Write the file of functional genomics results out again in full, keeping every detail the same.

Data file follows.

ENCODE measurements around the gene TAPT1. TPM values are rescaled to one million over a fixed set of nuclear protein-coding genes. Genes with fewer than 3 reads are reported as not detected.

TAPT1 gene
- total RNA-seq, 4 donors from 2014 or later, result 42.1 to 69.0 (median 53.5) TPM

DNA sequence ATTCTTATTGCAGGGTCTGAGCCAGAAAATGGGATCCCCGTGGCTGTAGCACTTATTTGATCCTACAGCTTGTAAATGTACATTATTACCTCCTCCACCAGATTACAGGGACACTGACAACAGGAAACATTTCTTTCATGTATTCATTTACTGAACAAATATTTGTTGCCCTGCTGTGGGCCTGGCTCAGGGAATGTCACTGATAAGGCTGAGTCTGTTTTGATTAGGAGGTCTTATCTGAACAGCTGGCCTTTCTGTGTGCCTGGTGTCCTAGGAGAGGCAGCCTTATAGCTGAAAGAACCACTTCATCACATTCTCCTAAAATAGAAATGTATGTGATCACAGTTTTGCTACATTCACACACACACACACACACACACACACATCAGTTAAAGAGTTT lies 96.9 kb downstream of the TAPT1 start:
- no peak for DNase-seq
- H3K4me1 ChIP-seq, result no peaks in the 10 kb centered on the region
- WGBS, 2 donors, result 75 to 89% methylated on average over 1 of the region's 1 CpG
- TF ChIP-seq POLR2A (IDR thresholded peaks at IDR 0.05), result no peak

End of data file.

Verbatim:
ENCODE measurements around the gene TAPT1. TPM values are rescaled to one million over a fixed set of nuclear protein-coding genes. Genes with fewer than 3 reads are reported as not detected.

TAPT1 gene
- total RNA-seq, 4 donors from 2014 or later, result 42.1 to 69.0 (median 53.5) TPM

DNA sequence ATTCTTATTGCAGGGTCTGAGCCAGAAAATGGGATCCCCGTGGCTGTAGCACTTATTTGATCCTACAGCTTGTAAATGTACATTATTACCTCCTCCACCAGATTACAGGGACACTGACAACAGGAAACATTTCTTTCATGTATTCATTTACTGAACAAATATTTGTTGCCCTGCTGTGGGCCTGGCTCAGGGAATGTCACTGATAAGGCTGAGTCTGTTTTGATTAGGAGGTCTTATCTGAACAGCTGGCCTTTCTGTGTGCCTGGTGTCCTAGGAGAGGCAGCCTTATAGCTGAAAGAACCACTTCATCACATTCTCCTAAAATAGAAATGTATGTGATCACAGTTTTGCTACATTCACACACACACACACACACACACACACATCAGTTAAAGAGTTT lies 96.9 kb downstream of the TAPT1 start:
- no peak for DNase-seq
- H3K4me1 ChIP-seq, result no peaks in the 10 kb centered on the region
- WGBS, 2 donors, result 75 to 89% methylated on average over 1 of the region's 1 CpG
- TF ChIP-seq POLR2A (IDR thresholded peaks at IDR 0.05), result no peak